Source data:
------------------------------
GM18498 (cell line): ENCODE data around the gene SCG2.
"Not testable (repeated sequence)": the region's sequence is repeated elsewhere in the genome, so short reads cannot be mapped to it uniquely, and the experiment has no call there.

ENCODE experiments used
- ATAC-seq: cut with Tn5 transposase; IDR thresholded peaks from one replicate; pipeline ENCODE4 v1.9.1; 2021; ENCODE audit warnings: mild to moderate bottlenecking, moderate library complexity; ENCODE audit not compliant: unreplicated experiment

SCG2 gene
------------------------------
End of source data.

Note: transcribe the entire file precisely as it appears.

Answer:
GM18498 (cell line): ENCODE data around the gene SCG2.
"Not testable (repeated sequence)": the region's sequence is repeated elsewhere in the genome, so short reads cannot be mapped to it uniquely, and the experiment has no call there.

ENCODE experiments used
- ATAC-seq: cut with Tn5 transposase; IDR thresholded peaks from one replicate; pipeline ENCODE4 v1.9.1; 2021; ENCODE audit warnings: mild to moderate bottlenecking, moderate library complexity; ENCODE audit not compliant: unreplicated experiment

SCG2 gene